Rewatching the original Star Wars trilogy seems to have made me nostalgic for the 80s. And when the latest Star Wars instalment recently sailed past Avatar and Titanic to become the highest grossing movie ever in North America, I couldn’t help but think of James Cameron’s other work, the stuff that he made before appointing himself the king of the world.
Aliens, Terminator and Terminator 2 are all wonderful and all high on my list of movies to make Jay watch (a list that has shrunk considerably in the last few weeks), but the first James Cameron movie that comes to my mind is The Abyss. To me, that’s the true precursor to Avatar and Titanic, the movie that hinted at what James Cameron was capable of (both good and bad).
The Abyss is near and dear to me, mainly because it provided one of the first signs that I was destined to become an Asshole Watching Movies. In the early 90s I became really obsessed with letterboxed movies even though we had a 30 inch (at best) tube television. This was before DVDs so my options
LaserDisc on the left, DVD on the right. I have enough trouble finding shelf space for my DVDs, thank you very much.
were either letterboxed
VHS (few-and-far-between) or LaserDisc (too-expensive-for-an-unemployed-teenager). But my parents, seeing my interest, indulged me by renting a LaserDisc player on a few occasions, and The Abyss was the first movie I ever watched on that strange format (on two 12″ discs!).
As for the movie itself, The Abyss is an underwater odyssey that is a bit of a mess, both on screen and behind the scenes. Again, it seems obvious in hindsight given James Cameron’s later works, but at the time it seems to have been a surprise that The Abyss’s production went way over time and way over budget. Filming consisted of 15-18 hour days and lasted 140 days total. Total cost: a reported $70 million, which if accurate would make it the most expensive movie ever at the time (surpassed by Terminator 2, which was surpassed by True Lies, which was surpassed by Waterworld, which was surpassed by Titanic). It is not a coincidence that all but one of those movies was made by James Cameron. He clearly has a talent for spending money.
When you watch the Abyss, though, you can see where the money went. All the diving scenes are practical effects and the movie looks amazing for it. The underwater scenes were shot 30 feet deep for up to five hours at a time in 40 pound helmets. There were
other costs than money that resulted from this underwater mayhem. Complaints from cast and crew were rampant. Ed Harris refuses to ever talk about the film to this day. James Cameron almost died when he lost track of time and ran out of air at the bottom of the 7,000,000 gallon water tank, and then on his way to the surface was given a broken emergency regulator, so when he thought he would finally get a much needed breath of air, he got a lungful of water instead. Knowing all that makes me wonder whether the end product, as beautiful as it is, was worth the trouble. Watch it and tell me what you think. In my view, the climactic visit to the “aliens” is a bit of a letdown and the ending seems rushed (which is particularly problematic for a movie that’s this long).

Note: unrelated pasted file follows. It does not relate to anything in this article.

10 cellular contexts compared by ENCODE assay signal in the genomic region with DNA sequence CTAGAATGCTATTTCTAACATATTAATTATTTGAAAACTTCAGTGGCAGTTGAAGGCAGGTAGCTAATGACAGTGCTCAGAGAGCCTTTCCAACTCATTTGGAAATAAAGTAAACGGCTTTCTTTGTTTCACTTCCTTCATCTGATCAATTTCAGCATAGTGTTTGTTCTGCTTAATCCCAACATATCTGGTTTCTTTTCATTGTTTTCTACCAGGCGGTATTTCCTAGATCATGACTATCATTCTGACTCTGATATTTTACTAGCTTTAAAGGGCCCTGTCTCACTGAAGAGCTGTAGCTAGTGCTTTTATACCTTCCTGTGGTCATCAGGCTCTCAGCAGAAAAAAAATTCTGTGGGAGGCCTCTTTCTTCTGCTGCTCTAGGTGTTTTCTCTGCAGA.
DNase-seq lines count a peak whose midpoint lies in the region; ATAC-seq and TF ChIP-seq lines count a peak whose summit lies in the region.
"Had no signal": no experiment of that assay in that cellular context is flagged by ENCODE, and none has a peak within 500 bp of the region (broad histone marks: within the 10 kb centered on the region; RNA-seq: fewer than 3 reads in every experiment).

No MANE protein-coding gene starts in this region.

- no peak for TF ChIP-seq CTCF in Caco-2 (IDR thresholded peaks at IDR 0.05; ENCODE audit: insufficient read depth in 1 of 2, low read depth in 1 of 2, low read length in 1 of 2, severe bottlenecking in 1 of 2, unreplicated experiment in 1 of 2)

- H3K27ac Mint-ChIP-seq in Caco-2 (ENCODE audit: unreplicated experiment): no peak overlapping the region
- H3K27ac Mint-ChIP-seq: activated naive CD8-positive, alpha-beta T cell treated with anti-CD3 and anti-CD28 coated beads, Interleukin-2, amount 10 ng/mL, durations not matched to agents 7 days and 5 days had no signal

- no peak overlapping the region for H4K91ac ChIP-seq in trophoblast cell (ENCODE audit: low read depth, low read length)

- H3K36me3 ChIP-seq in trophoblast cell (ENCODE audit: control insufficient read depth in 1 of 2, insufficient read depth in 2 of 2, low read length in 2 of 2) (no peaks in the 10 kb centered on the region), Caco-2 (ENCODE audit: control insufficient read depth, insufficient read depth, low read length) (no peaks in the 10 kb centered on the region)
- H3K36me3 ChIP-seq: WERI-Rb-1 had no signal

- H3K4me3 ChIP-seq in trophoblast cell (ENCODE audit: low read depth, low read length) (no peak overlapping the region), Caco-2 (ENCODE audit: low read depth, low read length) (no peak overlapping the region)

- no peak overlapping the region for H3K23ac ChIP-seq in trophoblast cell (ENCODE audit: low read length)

The original theatrical cut (which I have never seen) was released in 1989 and was 145 minutes long. The Abyss is one of the first forays into CG but the technology was not quite there yet so a climactic scene had to be cut because Industrial Light & Magic just couldn’t get the world-destroying waves to look right. Technology had advanced significantly by 1993, and so a special edition was released with 25 minutes more footage, including the ending as it was originally conceived. The CG effects hint at what is to come from Cameron and ILM (or, by the time the special edition was released, what had already come). The tentacle water effects in particular are very close relatives of the T-1000’s liquid metal goodness in T2 and they seem to hold up a lot better than most early CG (maybe because CG is used so sparsely in The Abyss).
Interestingly, we’ve kind of come full circle, moving away from CG in favour of practical effects (Mad Max: Fury Road being a prime example). Kwame Opum of The Verge calls practical effects, “vinyl for cinema”, and as someone with a large record collection, that comparison feels right. It makes me wonder where James Cameron, formerly a practical effects adherent, stands on the issue today since Avatar was so CG-heavy. Perhaps we’ll get a sense of that if Avatar 2 ever gets made, but that’s a long way off as it’s been delayed again and will not come out until 2018 at the earliest.
In the meantime, dust off your LaserDisc copy of The Abyss and enjoy!